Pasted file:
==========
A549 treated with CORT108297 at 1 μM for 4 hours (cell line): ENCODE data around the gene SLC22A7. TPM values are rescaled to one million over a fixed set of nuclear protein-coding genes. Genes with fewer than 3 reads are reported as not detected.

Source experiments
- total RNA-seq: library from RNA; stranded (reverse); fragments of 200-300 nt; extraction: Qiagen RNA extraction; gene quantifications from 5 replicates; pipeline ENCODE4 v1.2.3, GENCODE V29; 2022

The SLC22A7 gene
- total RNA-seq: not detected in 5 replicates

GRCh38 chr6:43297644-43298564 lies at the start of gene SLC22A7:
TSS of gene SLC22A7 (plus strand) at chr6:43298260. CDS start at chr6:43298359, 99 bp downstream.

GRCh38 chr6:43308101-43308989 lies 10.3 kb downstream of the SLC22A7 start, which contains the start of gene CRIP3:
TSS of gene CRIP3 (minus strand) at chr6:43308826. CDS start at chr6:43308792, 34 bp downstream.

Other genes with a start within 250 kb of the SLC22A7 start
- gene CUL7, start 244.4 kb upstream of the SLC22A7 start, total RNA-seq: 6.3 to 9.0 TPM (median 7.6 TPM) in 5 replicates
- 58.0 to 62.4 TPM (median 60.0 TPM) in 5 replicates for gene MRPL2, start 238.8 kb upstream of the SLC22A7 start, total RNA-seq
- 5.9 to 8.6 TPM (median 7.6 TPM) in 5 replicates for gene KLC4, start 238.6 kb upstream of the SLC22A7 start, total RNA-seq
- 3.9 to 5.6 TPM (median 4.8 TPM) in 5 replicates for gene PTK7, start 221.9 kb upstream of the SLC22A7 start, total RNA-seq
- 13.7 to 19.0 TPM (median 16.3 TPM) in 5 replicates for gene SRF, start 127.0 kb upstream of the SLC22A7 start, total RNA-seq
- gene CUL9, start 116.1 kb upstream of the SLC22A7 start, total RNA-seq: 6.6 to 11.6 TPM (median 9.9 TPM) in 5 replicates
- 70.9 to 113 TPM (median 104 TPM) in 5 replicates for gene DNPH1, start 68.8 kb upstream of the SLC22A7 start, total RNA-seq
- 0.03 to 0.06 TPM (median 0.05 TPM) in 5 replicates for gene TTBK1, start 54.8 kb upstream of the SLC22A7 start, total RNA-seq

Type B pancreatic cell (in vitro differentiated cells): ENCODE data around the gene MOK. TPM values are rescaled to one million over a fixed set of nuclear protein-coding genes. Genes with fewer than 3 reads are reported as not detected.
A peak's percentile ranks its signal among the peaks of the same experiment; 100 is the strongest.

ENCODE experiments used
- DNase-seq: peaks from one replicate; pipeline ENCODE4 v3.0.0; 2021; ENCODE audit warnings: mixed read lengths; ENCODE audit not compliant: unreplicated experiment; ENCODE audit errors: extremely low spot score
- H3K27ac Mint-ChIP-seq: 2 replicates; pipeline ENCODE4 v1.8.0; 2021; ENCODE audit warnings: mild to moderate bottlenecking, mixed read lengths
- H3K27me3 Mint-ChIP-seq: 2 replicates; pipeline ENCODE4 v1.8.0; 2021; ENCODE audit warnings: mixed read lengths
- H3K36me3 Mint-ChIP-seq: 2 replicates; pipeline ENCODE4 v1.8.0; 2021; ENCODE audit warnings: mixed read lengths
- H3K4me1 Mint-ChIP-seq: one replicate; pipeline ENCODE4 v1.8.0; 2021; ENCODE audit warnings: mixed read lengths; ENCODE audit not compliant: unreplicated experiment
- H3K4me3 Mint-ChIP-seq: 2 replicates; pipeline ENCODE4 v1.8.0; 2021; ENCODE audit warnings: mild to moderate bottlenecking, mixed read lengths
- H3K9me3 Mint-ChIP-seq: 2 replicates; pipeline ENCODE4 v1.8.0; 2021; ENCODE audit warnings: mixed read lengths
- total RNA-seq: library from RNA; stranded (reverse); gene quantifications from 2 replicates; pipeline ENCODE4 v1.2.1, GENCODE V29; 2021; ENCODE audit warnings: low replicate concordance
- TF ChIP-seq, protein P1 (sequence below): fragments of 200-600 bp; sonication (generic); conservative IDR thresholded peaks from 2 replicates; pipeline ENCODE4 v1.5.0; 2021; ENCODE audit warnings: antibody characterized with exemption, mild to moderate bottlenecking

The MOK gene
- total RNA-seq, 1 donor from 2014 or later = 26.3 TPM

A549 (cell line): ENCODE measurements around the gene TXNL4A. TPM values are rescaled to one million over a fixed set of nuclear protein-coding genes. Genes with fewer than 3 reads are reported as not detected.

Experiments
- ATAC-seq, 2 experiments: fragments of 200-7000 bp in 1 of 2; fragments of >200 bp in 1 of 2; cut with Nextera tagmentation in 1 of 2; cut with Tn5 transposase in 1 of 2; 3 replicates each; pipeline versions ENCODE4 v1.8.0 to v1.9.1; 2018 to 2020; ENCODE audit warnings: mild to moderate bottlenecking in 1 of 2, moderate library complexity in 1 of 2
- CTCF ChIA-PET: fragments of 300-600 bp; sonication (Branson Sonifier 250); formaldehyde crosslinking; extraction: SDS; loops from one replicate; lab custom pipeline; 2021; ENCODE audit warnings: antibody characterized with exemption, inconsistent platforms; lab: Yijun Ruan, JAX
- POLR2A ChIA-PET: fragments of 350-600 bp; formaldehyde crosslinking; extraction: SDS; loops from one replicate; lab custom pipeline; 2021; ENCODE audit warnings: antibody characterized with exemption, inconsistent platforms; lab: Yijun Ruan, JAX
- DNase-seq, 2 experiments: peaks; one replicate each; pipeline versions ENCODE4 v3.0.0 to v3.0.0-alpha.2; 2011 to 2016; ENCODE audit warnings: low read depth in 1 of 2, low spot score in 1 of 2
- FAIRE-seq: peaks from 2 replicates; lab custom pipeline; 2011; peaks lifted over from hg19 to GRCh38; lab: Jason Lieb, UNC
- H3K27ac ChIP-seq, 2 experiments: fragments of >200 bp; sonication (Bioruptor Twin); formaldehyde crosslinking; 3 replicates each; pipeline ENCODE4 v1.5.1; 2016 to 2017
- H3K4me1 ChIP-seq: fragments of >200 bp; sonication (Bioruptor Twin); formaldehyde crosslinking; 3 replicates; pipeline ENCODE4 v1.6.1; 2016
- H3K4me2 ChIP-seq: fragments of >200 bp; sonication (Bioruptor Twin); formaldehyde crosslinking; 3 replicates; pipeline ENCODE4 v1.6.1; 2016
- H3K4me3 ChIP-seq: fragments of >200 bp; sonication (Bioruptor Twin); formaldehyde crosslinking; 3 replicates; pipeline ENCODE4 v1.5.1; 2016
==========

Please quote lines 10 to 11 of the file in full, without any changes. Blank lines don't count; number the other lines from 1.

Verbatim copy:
Other genes with a start within 250 kb of the SLC22A7 start
- gene CUL7, start 244.4 kb upstream of the SLC22A7 start, total RNA-seq: 6.3 to 9.0 TPM (median 7.6 TPM) in 5 replicates